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Can someone please tell me the difference in fov I will get using a 20mm 66 degree ep and a 30mm 52 degree ep? if my calculations are correct I should get 1.1 degrees and 1.3 degrees using the above ep's in a 1200mm 250px, but I'm not 100% sure. Will an extra 0.2 degrees be noticable or not worth the bother?

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I think your maths is right.

Be aware the exit pupil of the 30mm will be over 6mm, resulting in poor contrast and a fainter image. I would expect the view to be better through the 20mm.

Edited by Ags
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You are doing the maths correctly (apparent fov divided by mag) . This will give a near enough idea as to how much sky will be seen, as long as the apparent fov of the eyepiece is being quoted correctly by the manufacturer.

I've come across some eyepieces where the fov was being exagerated by the manufacturer, presumably as a selling point.

The other way to check the amount of sky being shown is the 'drift test', this is the most accurate way, and avoids any errors with quoted fov, and if the calculated magnification is not exact, due to the focal length of the scope or eyepiece not as the quoted spec.

Other factors - how sharp are the stars towards the edge of the field ? As long as the view is ok towards the edge of the field of view, I'd sooner have the 20mm EP you mention, the higher mag will give a darker sky background with greater contrast, even if you have a very slightly smaller field.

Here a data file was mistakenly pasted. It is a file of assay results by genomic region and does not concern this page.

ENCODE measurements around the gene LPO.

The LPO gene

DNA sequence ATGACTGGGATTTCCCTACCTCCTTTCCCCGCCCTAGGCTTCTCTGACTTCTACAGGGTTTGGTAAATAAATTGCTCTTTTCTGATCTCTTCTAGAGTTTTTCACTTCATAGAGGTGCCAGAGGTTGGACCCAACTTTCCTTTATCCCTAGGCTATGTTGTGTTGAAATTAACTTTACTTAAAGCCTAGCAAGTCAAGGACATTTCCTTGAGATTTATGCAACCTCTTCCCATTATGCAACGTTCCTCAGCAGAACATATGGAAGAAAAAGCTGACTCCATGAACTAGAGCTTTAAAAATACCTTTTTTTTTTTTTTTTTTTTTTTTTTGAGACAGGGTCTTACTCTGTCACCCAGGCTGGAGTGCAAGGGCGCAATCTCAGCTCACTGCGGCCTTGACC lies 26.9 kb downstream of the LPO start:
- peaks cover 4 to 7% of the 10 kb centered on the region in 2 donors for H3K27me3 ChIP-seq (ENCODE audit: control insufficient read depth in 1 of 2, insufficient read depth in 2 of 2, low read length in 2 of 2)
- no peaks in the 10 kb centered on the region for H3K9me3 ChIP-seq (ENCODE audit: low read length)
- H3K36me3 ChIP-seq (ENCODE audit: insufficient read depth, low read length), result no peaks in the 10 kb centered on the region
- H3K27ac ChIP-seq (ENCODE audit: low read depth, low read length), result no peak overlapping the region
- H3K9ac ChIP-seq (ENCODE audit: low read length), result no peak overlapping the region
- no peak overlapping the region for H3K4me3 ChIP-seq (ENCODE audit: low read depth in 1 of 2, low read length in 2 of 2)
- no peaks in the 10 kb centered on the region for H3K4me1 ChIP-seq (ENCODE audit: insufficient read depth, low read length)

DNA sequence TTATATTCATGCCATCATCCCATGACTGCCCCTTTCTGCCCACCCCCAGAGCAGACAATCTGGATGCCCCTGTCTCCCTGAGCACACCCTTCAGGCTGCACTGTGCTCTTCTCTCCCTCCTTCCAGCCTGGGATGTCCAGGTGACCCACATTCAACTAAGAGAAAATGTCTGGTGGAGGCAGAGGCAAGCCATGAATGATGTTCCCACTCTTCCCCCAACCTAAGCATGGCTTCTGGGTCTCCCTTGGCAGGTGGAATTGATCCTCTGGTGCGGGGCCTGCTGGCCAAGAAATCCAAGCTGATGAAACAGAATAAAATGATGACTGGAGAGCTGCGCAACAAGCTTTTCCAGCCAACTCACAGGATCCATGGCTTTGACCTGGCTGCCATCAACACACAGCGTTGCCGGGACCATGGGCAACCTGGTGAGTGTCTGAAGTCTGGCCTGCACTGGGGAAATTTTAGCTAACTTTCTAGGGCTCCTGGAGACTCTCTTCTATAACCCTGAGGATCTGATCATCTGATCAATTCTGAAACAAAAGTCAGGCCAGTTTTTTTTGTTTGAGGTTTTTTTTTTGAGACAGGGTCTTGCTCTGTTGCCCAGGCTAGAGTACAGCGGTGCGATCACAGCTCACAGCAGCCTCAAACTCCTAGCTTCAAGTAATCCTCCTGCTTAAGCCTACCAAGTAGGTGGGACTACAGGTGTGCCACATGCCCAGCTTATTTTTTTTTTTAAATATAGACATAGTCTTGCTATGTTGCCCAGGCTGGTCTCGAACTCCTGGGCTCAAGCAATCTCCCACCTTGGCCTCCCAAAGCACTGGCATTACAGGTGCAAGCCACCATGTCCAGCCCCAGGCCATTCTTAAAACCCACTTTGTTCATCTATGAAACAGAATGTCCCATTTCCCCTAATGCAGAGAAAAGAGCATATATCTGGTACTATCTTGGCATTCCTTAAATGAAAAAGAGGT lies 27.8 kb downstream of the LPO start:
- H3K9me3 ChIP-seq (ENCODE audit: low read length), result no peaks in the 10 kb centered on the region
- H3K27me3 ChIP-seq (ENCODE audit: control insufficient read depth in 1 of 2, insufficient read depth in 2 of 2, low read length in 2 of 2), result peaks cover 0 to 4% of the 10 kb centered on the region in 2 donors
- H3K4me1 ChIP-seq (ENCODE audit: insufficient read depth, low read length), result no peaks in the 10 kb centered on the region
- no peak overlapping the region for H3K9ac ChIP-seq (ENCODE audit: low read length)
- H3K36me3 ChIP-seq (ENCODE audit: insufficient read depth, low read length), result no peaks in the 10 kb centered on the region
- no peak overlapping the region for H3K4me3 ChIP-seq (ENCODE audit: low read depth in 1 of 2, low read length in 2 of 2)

HTH, Ed.

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I'm guessing that the 20mm 66 degree eyepiece you are referring to is similar to, or the same as, a Skywatcher Ultrawide. If thats the case the, while they work fine in F/10 scopes, the outer 50% of the field of view will look "messy" with your F/4.7 250PX.

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In the 1.25" eyepiece format a 32mm plossl will show you as much sky as that size eyepiece can.

When you start to go wide field and ultra wide field, with an F/4.7 scope the eyepiece costs increase rapidly as it's tough to produce wide views that are sharp right across with these fast scopes.

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